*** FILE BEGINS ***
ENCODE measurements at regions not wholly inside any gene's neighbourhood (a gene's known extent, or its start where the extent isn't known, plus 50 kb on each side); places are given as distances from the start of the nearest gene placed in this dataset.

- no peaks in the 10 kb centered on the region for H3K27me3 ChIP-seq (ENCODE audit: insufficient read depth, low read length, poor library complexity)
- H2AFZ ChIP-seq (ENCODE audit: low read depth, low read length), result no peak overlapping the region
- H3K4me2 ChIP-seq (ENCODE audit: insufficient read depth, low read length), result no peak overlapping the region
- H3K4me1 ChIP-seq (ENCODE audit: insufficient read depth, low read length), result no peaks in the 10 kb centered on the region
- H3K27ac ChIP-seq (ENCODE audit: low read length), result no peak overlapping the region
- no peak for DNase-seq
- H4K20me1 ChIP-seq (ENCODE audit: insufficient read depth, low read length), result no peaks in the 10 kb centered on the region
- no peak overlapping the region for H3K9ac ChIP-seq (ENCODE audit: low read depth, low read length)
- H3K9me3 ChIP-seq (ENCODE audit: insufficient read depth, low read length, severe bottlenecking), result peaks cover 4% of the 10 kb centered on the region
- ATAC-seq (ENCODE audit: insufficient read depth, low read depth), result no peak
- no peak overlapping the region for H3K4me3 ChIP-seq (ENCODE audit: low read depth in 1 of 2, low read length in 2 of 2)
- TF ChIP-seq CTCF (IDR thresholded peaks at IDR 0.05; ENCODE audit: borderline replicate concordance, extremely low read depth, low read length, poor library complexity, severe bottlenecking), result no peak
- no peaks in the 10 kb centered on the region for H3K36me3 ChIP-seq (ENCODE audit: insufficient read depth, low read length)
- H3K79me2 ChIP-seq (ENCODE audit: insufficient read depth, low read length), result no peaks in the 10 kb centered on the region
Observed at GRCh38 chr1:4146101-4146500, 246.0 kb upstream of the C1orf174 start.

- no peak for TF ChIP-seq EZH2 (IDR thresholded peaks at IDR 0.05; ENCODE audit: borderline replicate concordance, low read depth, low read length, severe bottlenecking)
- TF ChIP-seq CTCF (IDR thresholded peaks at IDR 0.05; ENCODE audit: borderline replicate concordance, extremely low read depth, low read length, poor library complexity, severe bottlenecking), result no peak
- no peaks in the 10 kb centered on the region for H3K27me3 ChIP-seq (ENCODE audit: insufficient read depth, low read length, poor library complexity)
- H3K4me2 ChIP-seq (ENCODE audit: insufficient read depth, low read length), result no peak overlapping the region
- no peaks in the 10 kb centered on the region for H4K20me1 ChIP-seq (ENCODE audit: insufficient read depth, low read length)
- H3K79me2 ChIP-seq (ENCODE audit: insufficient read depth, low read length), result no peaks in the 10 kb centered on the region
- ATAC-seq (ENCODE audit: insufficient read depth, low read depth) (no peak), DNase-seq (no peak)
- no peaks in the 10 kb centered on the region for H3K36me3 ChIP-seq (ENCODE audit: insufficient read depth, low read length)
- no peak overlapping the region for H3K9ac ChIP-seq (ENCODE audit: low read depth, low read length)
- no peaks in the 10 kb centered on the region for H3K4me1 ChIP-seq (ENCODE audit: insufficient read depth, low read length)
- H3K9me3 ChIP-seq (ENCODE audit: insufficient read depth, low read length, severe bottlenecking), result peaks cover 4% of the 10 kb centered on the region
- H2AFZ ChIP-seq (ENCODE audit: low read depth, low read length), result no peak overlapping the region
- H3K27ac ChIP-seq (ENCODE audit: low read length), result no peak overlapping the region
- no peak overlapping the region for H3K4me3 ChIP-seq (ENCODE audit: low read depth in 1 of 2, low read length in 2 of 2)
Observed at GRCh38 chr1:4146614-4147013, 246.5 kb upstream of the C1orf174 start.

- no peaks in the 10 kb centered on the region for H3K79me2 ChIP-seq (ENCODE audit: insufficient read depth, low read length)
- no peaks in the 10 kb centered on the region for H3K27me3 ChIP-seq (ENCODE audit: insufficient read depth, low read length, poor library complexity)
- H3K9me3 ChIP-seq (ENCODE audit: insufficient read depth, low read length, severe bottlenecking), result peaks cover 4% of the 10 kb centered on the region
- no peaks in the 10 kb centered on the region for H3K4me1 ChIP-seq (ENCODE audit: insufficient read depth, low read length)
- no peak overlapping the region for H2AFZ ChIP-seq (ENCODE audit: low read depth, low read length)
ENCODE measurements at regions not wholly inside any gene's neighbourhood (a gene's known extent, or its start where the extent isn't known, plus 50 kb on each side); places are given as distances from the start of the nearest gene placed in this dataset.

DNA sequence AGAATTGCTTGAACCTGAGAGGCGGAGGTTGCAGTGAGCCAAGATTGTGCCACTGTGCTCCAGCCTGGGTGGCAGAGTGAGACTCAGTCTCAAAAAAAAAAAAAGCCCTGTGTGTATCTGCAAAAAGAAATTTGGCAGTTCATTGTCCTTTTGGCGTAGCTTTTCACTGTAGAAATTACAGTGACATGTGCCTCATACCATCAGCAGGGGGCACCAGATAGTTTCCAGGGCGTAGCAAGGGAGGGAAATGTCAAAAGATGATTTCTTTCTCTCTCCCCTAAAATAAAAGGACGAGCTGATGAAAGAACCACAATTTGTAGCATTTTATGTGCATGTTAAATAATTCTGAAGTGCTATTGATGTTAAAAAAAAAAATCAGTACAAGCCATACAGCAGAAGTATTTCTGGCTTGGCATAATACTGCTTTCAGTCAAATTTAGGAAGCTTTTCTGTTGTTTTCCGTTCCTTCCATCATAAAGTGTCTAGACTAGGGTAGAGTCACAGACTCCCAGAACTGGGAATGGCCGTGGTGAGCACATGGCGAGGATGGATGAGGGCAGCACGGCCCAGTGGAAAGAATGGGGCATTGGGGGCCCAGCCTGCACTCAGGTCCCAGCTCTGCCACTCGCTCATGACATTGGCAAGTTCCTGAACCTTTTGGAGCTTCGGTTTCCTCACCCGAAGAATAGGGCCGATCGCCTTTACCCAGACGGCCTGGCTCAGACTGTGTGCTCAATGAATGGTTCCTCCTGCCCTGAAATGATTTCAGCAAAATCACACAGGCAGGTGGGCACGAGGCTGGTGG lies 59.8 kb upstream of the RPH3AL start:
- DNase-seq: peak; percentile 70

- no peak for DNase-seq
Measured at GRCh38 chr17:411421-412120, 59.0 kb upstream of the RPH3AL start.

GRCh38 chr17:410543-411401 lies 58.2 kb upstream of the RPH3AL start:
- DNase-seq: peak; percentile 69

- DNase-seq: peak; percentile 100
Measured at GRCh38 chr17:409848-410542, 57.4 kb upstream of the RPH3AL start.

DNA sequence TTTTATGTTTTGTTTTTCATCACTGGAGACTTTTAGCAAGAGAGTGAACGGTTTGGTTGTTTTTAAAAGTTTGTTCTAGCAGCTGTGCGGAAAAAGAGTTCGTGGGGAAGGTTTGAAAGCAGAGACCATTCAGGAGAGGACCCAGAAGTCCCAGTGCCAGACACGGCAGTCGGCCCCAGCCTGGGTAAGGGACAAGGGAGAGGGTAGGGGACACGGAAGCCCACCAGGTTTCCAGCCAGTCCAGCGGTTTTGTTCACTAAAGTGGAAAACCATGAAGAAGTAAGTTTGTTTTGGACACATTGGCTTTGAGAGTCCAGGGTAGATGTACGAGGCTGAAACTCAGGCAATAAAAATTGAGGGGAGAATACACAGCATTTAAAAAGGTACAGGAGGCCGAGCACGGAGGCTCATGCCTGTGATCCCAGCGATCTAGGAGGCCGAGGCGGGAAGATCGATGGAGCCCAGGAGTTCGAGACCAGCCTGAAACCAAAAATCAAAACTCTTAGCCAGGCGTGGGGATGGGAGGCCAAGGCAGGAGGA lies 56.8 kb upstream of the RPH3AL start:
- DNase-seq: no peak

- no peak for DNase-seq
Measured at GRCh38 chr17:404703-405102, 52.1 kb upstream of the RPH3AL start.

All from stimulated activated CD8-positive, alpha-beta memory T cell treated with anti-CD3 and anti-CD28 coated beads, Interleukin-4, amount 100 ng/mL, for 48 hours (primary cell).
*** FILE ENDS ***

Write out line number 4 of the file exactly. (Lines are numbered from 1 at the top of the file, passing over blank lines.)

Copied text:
- H3K4me2 ChIP-seq (ENCODE audit: insufficient read depth, low read length), result no peak overlapping the region